Sunday, September 6, 2009


What do you need to make homemade wine?

Most of the required equipment will already be available in your kitchen, but there are some thing that you will probably need to buy like preservative (sulfur dioxide), a water seal, a fermentation container, siphon and yeast. You can buy these things new at a home brew store, your local department store or online. They are usually part of a wine making kit. But when you do not know if you are going to like it to make homemade wine it is also an option to buy used equipment online.

A very basic description of a wine making process

It all depends on the recipe you are going to follow, when you buy a wine making kit we advise you to use the recipe that comes in the box. If you are going to do without a kit, we advise you to look online for a good recipe. In general the process of how to make homemade wine goes as follows:

Make sure you have all the ingredients like wine grapes, yeast, wheat, eggs and sugar. (follow your recipe)and crush the washed grapes in an earthen jar with lid.  The egg whites need to be whipped.
Add all the ingredients, the sugar and the egg whites to the grapes, stir and close the lid tightly.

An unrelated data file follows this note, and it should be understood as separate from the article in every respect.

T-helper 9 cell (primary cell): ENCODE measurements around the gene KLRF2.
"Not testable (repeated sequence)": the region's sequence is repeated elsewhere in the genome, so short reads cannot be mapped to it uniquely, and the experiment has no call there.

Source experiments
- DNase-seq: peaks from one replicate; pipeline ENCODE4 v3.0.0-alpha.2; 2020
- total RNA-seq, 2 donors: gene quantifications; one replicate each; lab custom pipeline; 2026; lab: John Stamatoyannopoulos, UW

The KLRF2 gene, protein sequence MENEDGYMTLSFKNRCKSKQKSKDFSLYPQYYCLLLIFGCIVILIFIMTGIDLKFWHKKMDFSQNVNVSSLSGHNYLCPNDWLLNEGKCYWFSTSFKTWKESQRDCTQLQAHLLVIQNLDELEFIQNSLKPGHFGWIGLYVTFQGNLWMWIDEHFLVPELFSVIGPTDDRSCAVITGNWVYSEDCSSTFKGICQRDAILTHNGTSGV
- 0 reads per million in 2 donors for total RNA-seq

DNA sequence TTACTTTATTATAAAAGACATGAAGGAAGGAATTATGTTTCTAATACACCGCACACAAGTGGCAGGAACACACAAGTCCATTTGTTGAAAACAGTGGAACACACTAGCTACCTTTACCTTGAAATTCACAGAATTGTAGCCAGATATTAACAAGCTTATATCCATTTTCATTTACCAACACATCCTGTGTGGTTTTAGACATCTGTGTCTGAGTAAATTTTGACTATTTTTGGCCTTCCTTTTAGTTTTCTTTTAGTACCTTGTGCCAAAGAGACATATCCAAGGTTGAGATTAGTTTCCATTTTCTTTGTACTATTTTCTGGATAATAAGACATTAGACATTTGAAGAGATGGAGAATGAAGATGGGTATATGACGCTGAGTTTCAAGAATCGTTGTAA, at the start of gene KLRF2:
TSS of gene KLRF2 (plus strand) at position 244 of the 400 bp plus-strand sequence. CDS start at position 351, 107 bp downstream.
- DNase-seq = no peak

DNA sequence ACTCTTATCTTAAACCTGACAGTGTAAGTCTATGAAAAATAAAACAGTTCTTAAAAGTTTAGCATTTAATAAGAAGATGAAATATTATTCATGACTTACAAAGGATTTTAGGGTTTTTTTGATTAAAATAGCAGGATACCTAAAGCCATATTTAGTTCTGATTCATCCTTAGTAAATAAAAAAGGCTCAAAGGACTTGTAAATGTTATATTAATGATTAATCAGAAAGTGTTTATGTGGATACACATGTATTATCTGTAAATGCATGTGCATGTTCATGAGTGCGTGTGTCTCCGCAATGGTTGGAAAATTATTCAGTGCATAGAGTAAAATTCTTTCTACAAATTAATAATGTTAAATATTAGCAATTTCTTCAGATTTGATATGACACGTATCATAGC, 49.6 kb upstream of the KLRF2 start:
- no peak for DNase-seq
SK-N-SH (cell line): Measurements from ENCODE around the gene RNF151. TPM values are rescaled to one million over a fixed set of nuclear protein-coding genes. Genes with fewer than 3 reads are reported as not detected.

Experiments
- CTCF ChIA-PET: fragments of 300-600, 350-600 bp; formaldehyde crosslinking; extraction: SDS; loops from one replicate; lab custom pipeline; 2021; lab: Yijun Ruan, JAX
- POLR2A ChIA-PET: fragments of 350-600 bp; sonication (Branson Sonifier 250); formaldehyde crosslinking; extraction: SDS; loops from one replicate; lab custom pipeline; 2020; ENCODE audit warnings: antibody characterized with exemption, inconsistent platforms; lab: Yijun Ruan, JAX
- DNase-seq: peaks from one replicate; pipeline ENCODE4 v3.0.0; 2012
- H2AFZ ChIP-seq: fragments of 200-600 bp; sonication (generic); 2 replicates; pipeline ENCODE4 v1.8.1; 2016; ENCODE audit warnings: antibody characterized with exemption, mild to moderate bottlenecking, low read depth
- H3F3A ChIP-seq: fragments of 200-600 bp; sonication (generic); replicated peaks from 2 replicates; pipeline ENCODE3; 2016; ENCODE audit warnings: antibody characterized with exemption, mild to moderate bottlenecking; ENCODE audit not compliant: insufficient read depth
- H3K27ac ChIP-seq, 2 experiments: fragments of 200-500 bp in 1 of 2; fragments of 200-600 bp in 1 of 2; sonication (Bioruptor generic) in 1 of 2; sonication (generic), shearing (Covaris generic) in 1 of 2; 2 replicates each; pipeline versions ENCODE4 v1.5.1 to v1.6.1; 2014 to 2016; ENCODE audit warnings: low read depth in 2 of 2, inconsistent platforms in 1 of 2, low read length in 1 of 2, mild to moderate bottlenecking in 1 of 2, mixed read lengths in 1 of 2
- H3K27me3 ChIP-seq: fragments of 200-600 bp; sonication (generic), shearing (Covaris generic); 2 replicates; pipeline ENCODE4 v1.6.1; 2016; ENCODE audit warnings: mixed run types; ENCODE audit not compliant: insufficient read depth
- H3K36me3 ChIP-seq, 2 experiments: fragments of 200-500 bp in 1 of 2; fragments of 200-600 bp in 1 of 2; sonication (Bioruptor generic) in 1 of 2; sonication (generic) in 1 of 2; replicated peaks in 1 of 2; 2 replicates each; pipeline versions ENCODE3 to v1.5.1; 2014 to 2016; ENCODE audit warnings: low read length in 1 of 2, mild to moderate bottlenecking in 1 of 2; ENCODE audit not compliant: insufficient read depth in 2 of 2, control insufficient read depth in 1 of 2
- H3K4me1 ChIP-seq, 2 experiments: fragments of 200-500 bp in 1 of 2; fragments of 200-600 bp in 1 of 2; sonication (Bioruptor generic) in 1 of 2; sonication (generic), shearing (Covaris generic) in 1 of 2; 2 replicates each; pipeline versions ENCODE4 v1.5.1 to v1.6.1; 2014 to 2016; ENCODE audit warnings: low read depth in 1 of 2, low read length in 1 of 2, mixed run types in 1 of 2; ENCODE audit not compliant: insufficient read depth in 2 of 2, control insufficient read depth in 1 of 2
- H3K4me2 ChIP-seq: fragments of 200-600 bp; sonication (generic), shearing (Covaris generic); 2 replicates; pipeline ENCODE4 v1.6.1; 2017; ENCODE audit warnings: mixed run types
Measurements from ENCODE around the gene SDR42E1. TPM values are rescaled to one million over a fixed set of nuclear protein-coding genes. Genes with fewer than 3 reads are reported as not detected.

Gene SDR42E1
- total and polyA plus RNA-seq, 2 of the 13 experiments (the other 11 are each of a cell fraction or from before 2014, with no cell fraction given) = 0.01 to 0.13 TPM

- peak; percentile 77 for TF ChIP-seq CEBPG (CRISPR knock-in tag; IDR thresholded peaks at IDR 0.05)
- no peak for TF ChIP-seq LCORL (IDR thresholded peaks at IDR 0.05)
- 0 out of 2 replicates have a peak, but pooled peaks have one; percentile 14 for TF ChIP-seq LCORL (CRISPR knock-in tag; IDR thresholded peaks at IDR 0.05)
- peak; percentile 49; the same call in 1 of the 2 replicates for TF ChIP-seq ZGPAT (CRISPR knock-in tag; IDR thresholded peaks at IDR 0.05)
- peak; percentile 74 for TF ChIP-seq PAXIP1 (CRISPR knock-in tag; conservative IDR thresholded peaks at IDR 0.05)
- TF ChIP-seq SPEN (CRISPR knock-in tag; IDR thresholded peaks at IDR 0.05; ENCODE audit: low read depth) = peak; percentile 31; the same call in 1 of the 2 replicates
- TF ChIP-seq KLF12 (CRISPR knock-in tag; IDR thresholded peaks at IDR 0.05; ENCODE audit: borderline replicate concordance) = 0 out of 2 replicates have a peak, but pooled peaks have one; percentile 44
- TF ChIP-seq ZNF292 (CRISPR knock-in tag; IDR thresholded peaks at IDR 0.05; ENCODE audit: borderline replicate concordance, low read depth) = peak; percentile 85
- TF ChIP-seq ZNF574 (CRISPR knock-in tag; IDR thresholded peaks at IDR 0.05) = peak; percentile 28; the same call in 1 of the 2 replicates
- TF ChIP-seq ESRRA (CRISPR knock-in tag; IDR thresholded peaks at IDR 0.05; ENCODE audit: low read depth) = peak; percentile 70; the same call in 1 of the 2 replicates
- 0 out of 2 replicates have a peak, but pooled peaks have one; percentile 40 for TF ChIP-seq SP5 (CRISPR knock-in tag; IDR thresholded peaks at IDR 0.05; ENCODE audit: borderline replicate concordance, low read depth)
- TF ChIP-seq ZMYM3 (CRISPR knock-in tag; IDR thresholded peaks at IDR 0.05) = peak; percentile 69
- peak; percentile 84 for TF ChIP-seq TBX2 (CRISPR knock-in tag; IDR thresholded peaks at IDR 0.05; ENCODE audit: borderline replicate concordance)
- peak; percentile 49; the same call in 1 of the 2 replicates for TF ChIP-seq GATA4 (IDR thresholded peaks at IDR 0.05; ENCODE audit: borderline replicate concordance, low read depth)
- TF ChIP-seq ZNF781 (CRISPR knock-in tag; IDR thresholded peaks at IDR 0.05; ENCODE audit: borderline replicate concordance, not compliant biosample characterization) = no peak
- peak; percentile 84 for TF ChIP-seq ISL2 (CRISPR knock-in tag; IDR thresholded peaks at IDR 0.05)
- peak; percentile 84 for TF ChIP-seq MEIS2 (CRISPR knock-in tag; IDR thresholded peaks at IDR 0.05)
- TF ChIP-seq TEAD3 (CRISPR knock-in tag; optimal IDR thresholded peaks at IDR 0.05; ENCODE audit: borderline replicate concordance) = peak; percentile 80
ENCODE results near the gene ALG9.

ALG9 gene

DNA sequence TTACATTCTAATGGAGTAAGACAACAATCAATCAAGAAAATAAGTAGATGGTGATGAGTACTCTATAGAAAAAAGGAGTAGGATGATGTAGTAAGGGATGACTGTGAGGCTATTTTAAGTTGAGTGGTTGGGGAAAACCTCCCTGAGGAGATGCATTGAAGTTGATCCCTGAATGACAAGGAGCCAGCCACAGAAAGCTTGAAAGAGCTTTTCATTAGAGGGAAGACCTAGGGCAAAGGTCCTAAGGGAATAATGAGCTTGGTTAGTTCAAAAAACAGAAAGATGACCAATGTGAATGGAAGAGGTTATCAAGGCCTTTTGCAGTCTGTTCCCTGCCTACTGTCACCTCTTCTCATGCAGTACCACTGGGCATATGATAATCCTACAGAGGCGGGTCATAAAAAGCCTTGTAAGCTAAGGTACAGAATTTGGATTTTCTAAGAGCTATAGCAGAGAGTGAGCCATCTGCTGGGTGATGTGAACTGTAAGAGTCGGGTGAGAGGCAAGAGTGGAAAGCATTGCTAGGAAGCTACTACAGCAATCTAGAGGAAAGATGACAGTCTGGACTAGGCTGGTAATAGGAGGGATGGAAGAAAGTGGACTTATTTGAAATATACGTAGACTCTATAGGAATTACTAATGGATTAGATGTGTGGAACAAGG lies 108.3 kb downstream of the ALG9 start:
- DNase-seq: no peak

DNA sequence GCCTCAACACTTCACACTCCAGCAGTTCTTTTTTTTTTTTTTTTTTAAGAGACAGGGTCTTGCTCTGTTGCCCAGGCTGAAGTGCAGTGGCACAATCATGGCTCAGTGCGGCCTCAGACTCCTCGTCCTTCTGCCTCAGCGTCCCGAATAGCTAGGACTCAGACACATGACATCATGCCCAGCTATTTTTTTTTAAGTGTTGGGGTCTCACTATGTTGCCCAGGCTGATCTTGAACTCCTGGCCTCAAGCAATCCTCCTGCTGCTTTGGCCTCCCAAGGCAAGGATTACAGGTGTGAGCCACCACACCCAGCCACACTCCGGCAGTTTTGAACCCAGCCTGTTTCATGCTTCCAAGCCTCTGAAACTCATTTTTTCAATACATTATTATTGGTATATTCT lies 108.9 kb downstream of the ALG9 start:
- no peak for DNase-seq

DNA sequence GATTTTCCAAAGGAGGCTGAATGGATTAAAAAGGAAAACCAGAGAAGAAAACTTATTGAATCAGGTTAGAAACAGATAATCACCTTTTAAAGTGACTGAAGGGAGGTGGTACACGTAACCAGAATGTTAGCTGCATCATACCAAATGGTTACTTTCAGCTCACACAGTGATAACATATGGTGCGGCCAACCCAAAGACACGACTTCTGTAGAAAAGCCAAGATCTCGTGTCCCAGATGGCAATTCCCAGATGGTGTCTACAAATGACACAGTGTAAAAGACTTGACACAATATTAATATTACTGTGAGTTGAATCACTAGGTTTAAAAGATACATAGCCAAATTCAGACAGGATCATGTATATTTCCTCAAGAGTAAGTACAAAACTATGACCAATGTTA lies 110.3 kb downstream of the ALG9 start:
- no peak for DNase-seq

Stir the contents daily for three weeks and make sure you close the lid every day.
Then let the mixture stand for three weeks without stirring, strain the clear wine with a nylon cloth

Very important tip: sanitation

Every website you will read, every book you buy, every recipe that will come with a kit to make homemade wine, will stress the importance of sanitation because a single bacteria can ruin your whole batch of wine. And you will have done all this hard work for nothing. Not only the ingredients should be treated as clean as you can but also the utensils and the work space where you make homemade wine.

The webmaster does not use egg whites in his own wine making.  Readers opinions are welcome.

Tuesday, September 1, 2009

Service from E C Kraus

A term that is used to describe the clumping together of yeast
cells that occurs towards the end of a fermentation. As the
fermentation begins to slow down the yeast will become less
active and flocculate together into larger particles. These
larger particles settle out more quickly, shortening the time
necessary to clear the wine.
Flocculation can also be used when discussing fining agents or
clarifiers. Most fining agents are able to take elements out of a
wine by causing them to flocculate in to larger particles--which
again--will settle out more rapidly
-- To learn more about other wine making terms see our
Winemaker's Glossary on our website.